Preston based Andrew Batty is a former commercial pilot with a very cool job. In his role as a human factors engineer, he is experimenting with different technologies, including some from the gaming world, and putting them to the test in a virtual cockpit environment at the Warton site of BAE Systems.Advertisement
As a human factors specialist, he studies how people interact with their working environment – in his case that’s an aircraft and the systems that support it, whether in a cockpit or on the ground.
Currently, Andrew is researching new technologies that could be integrated into the cockpit to make the role of the pilot even more intuitive and effective, while not overloading them with tasks and information.
His team does a lot of research and development in this area, working with universities and other companies to stay on top of new technologies, and then test the ones that could enhance human performance.
Before joining the Human Factors team, Andrew also worked on projects such as researching mission management aids for Typhoon and F-35 interoperability, and aircraft carrier trials.
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Andrew describes his current role as a fascinating blend of psychology and engineering. Starting his career with a degree in aviation technology, he then trained as a commercial pilot. He joined BAE Systems as a procurement graduate in 2011 before finding his way into the world of Human Factors where his love of engineering and interest in psychology combined.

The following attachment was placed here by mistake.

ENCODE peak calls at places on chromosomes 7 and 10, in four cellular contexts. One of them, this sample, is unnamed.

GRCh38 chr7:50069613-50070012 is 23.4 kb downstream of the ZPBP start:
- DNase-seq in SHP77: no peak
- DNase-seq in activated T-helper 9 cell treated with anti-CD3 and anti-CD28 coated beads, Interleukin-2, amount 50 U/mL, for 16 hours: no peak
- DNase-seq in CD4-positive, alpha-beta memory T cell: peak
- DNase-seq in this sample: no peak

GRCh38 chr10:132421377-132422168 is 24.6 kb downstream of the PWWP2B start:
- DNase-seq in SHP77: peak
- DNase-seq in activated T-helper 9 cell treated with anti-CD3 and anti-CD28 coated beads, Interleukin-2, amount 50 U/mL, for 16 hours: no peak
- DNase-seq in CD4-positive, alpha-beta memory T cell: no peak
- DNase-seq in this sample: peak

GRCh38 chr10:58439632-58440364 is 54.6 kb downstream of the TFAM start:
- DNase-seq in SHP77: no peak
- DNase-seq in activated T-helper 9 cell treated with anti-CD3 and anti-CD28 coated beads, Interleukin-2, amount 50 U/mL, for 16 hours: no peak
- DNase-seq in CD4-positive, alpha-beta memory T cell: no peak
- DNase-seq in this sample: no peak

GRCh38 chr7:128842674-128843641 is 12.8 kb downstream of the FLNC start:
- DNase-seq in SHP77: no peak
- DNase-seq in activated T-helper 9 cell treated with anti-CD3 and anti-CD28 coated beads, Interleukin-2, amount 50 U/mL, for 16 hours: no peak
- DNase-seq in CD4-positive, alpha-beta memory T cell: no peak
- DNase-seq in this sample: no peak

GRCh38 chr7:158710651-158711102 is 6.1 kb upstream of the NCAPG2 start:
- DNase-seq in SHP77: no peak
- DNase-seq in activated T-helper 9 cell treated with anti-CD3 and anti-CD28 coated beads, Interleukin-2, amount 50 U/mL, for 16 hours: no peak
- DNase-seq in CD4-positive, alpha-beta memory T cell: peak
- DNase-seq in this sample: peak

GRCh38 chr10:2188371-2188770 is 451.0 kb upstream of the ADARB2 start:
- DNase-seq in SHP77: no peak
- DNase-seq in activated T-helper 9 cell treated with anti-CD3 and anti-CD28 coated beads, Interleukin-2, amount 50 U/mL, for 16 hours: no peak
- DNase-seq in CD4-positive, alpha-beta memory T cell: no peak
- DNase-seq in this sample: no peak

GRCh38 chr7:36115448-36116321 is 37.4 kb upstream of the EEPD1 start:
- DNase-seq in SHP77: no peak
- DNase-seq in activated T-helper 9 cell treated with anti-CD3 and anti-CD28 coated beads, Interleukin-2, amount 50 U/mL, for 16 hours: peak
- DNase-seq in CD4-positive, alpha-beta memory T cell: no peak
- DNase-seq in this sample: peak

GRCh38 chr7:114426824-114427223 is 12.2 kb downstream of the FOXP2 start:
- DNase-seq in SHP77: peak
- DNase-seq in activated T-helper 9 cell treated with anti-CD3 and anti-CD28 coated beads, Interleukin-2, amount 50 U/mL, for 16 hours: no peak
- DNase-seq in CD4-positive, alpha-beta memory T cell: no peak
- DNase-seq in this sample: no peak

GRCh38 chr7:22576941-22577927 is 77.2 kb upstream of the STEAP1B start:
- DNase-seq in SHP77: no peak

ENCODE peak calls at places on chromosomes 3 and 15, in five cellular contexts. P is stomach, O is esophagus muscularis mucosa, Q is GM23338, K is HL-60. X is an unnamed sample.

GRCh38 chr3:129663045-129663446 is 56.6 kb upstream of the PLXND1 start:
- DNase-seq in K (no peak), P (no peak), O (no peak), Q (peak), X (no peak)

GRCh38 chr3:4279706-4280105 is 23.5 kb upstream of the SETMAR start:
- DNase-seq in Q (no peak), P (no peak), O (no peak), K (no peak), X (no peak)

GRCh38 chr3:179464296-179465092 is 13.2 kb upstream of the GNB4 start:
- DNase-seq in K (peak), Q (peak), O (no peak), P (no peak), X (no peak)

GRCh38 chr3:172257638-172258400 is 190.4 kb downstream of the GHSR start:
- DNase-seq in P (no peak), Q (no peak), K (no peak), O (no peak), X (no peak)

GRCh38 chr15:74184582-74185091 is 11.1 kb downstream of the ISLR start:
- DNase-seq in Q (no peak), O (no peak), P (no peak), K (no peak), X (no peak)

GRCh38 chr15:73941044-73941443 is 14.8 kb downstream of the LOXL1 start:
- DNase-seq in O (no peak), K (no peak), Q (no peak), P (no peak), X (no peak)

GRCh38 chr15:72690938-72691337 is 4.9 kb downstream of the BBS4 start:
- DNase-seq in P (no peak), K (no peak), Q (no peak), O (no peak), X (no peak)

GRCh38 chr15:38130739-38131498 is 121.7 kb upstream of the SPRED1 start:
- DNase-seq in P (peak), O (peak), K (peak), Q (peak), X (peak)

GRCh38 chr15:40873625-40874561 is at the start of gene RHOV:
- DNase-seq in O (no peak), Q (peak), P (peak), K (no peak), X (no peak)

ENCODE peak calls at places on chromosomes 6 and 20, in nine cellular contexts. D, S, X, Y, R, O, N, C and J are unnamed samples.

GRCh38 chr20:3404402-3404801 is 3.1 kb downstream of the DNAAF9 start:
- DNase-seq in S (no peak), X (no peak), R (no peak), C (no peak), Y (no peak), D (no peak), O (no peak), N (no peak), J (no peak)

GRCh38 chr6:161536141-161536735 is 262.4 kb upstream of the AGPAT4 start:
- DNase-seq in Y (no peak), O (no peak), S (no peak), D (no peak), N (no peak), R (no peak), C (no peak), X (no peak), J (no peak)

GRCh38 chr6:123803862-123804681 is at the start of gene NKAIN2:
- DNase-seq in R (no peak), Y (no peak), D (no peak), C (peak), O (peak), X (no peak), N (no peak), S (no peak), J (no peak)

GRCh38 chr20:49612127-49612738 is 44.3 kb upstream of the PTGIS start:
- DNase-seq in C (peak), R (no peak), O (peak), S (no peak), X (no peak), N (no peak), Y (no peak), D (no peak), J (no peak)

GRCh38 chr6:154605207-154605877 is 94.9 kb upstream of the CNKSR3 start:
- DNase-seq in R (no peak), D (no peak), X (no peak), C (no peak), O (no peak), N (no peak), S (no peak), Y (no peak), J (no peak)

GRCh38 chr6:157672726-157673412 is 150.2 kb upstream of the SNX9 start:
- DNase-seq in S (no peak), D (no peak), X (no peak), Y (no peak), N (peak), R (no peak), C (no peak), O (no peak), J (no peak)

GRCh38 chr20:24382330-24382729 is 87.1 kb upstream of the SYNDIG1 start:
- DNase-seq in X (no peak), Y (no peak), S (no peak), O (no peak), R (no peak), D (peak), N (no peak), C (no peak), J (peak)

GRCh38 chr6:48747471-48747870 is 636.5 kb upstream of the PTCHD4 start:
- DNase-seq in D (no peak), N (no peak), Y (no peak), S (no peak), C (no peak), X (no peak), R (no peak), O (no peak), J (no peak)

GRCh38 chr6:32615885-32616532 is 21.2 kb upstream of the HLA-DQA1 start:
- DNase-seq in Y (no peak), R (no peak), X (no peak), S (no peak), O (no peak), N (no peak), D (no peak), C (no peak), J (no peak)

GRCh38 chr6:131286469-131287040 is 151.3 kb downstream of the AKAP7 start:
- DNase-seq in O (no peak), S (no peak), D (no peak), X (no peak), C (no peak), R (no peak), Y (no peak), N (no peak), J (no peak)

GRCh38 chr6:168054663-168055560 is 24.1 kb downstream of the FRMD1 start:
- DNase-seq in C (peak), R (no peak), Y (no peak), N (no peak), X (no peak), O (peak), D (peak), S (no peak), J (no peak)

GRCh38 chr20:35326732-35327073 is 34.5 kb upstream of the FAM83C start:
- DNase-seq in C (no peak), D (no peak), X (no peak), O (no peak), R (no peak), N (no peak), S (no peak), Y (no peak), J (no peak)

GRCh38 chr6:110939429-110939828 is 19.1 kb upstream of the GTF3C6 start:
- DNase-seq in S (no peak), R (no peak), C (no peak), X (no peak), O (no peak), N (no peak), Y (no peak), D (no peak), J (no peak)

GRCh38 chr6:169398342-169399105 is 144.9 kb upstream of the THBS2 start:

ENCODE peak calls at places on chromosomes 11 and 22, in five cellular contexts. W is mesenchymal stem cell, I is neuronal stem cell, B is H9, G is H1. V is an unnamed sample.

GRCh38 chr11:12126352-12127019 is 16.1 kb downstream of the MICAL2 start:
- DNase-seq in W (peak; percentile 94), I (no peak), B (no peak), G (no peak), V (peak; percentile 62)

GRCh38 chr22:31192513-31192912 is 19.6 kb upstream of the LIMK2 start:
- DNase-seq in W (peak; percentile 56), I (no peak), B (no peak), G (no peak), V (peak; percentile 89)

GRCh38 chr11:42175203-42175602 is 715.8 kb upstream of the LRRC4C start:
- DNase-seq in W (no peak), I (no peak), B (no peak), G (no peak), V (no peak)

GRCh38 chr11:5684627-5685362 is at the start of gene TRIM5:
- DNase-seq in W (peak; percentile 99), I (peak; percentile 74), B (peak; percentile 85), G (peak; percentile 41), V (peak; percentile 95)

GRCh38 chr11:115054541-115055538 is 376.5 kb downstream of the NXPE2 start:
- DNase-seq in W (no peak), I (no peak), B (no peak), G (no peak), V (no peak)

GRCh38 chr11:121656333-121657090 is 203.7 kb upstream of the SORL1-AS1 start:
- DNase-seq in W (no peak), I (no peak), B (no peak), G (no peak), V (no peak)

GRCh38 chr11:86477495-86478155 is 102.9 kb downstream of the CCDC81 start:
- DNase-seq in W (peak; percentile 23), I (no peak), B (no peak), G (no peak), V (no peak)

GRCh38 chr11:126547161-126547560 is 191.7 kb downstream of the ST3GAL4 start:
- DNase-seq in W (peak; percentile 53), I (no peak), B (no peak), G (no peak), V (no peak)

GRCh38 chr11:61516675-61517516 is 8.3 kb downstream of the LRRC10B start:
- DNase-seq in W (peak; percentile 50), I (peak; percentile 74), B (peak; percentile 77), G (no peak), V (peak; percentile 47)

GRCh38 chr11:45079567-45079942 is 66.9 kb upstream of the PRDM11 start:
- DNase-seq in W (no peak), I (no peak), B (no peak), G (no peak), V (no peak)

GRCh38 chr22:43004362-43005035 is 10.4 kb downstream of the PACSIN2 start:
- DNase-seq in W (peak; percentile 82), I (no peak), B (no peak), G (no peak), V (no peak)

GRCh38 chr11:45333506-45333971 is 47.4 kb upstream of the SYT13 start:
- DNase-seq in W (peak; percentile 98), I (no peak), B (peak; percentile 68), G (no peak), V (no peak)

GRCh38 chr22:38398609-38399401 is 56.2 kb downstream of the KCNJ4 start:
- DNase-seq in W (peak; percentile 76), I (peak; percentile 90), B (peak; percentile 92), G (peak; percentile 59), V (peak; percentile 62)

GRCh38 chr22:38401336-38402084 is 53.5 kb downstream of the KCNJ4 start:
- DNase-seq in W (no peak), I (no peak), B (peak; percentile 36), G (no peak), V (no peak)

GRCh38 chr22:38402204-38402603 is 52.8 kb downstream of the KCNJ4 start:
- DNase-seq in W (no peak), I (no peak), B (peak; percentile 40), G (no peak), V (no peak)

Andrew brings invaluable experience to the team as a pilot. He said “During pilot training, you spend a lot of time looking at things that have gone wrong in the past. It’s interesting to see how human behaviour can either save the situation or make things worse.
“That’s where my human factors interest came from. In my role I get to look at pilot interfaces right before design even starts, so think about how to make the aircraft a seamless extension of the pilot.
“The demands on military aircraft pilots are extraordinary. As well as flying the plane, they also manage all of the weapon and mission systems while staying fully aware of their environment.”
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In his current role Andrew and the team are using psychophysiological monitoring to get an objective measurement of the pilot workload. The measures include using include galvanic skin response, heart rate, respiration, eye tracking and EEG (electroencephalograms) for monitoring brain activity. The team explore how these measuring technologies can be integrated into pilot clothing and equipment to make the role even more intuitive and effective for the pilot.
Andrew added “I’m working with some great people too, including Dr Yashar Moshfeghi, who specialises in machine learning at the University of Strathclyde. We’re developing algorithms and applying machine learning to correlate these measurements with the pilot workload, which is a really interesting process.
“Every person reacts differently, so we’ve actually found that you get better results by personalising the algorithms to the individuals involved, particularly in the EEG results, but there are also some more general measurements that apply to most people.”
Whilst much of Andrew’s focus is on the development of Tempest, the technologies could have applications beyond that. The team are always thinking about other uses such as for wider training, as analysing objective workload data from people is a really useful tool for identifying where they need further development.
BAE Systems are currently recruiting for apprentices and experienced hires. If you are interested in becoming an apprentice, here’s a link to the careers page: Air | Careers | BAE Systems | International
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Has Andrew’s story inspired you to join BAE Systems? Let us know in the comments.